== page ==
Monday, August 13, 2007

Courtesy Doesn't Have a Weight Limit

"Weight obsession is a social disease. If we cared more about CO2 than BMI there would still be time."

Though an avowed liberal, I regularly listen to libertarian Neal Boortz' talk show. I agree with him about forty percent of the time, primarily his opinions about privacy and civil rights. He's a guy I either agree with wholeheartedly or he's pissing me off bigtime. There's no middle ground with Boortz.

Boortz often talks about the problem of obesity in this country. I have no problem with this, as it's a legitimate health issue. His focus on the issue is usually his assertion that fat people overburden the health care system and are a main reason why there's so much wrong with our health care system today. Another variation on this theme is that they're a primary reason why he believes that a national health care system ("socialized medicine" to use his words) would be impractical and unworkable in the US. In other words, he talks about the issue as a economic one -- he's not overly concerned with the health of fat people for their own sake, but rather, he's more afraid that his tax dollars might go to help someone else, whom he believes bring their health problems upon themselves.

Setting aside the idea that overweight exists for a variety of reasons, not all of them self-induced, I'm less than impressed with his argument when one considers that he rarely, if ever, castigates smokers, alcoholics, drug addicts, and others who engage in risky behaviors. After all, these behaviors are a cause of many illnesses: cancer (which is the biggest health problem today, bar none), emphysema, other lung disorders, cirrhosis of the liver, anorexia, TB etc. And these are behaviors that are completely self-chosen -- a smoker and a drinker can completely quit cold turkey, but an overeater cannot totally give up food.

But what's worse is how he presents his views. Instead of discussing the problem in a rational, non-emotional manner, he chooses to engage in ad hominem attacks on all fat people, typically using his favorite term "lardasses". With all the self-righteousness of a fat man who has lost several pounds (though he's still far, far from being skinny), he demonizes fat people as worthless losers, undeserving of any respect or common courtesy simply because they are fat and for no other reason.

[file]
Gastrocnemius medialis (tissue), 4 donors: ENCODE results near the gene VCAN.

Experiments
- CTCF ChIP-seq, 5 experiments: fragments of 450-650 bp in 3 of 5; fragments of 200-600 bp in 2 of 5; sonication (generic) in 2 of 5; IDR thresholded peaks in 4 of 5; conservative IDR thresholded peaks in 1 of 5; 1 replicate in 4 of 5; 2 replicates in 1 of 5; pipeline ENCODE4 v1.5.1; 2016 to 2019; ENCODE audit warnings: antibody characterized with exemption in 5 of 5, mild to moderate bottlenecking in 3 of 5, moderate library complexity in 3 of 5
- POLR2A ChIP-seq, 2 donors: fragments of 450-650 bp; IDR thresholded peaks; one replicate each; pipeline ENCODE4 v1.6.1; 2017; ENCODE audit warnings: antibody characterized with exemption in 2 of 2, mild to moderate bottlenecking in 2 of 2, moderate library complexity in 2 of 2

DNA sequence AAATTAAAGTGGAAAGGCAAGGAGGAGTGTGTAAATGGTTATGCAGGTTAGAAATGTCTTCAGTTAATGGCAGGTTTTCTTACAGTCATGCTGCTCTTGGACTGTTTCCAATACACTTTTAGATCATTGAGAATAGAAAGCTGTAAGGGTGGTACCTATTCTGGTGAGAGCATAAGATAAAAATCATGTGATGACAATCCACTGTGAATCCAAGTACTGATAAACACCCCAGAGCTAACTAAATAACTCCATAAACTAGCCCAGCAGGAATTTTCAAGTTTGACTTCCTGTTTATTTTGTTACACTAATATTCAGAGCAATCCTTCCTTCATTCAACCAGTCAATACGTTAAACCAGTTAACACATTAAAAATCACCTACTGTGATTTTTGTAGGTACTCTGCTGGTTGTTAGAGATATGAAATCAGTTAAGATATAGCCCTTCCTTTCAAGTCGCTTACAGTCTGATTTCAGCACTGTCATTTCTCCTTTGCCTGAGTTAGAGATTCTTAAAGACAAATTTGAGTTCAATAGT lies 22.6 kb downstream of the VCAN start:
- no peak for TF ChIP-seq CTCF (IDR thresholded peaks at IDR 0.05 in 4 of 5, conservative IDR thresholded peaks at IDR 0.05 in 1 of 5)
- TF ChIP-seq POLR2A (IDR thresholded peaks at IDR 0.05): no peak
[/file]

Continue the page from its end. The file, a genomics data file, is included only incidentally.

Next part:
I don't know about you, but I wasn't brought up to believe that courtesy has a weight limit. Nor was I raised to believe that good manners should only be exhibited toward perfect people.

While it no doubt would be a good thing if most fat people could lose weight and keep it off, this is hardly a moral issue making someone a bad person. We all have our crosses to bear in this life -- not one of us is perfect. Some of us eat too much, some smoke too much, some drink too much, some of us are assholes, some of us are stupid, some of us are greedy and so on. We all have things about us that need improvement. And I don't see why one person's types of flaws should be "better" than another person's shortcomings..

I'm not a fat man, but I sure as hell am a lazy one! And there are those who would consider my promiscuity a character flaw, though I obviously don't. Yet, I am not subject to repeated public scorn for these traits, as fat people are for theirs. I don't read articles or watch TV where people are constantly bemoaning the increase of "lazyasses" in America, nor do I have strangers catcall "Horndog!" at me when I walk past them in a store.

The right way to approach this issue is to provide common sense information about healthy eating and the benefits of exercise, to call for healthy foods that are more affordable, low-cost gyms, and so on, not to humiliate people who have weight problems. People like Boortz who get off on trashing fat people tell us more about their own shortcomings and insecurities than they do those whom they condemn.

Karma is a bitch and I'm hoping that Boortz gains back all the weight he lost and then some. But I'm guessing that not even this would teach him any humility.


To see the level of self-righteous viciousness that some people descend to in attacking fat people, read the comments following this article. I'm guessing that none of these commenters are perfect people in a position to judge the shortcomings of others.

1 comment:

Steph said...

I just look at the link and watch a bit of the video : it's a comedy program , please it is ... these people can't really mean what they say ... I'm sure something like that wouldn't happen in Europe ... well not yet ...